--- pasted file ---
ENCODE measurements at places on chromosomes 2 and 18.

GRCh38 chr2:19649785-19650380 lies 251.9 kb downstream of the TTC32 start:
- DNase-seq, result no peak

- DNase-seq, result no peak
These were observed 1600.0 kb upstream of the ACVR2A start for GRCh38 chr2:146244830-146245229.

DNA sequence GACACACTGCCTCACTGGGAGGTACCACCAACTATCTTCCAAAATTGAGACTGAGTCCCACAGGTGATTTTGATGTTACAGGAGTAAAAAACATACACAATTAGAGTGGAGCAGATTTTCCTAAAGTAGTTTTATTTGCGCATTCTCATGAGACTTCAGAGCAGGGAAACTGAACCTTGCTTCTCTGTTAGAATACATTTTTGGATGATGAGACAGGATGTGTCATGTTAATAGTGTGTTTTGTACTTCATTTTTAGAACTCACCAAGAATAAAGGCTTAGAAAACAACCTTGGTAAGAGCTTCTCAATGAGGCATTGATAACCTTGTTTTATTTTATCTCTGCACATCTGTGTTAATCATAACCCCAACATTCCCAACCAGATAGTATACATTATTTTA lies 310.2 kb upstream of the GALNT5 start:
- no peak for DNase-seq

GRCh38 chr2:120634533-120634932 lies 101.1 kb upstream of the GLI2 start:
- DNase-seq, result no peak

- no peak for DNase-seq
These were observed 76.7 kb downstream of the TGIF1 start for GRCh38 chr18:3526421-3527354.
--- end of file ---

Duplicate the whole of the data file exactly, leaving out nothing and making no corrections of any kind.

ENCODE measurements at places on chromosomes 2 and 18.

GRCh38 chr2:19649785-19650380 lies 251.9 kb downstream of the TTC32 start:
- DNase-seq, result no peak

- DNase-seq, result no peak
These were observed 1600.0 kb upstream of the ACVR2A start for GRCh38 chr2:146244830-146245229.

DNA sequence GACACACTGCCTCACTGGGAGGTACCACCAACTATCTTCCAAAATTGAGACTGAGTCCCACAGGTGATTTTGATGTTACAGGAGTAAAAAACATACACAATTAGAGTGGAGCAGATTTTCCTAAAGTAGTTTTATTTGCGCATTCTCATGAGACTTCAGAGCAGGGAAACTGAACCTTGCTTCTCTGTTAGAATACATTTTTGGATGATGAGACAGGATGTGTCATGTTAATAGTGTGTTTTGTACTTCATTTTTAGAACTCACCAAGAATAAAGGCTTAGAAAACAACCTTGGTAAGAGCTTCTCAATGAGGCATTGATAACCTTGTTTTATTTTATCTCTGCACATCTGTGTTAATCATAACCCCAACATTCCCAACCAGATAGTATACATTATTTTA lies 310.2 kb upstream of the GALNT5 start:
- no peak for DNase-seq

GRCh38 chr2:120634533-120634932 lies 101.1 kb upstream of the GLI2 start:
- DNase-seq, result no peak

- no peak for DNase-seq
These were observed 76.7 kb downstream of the TGIF1 start for GRCh38 chr18:3526421-3527354.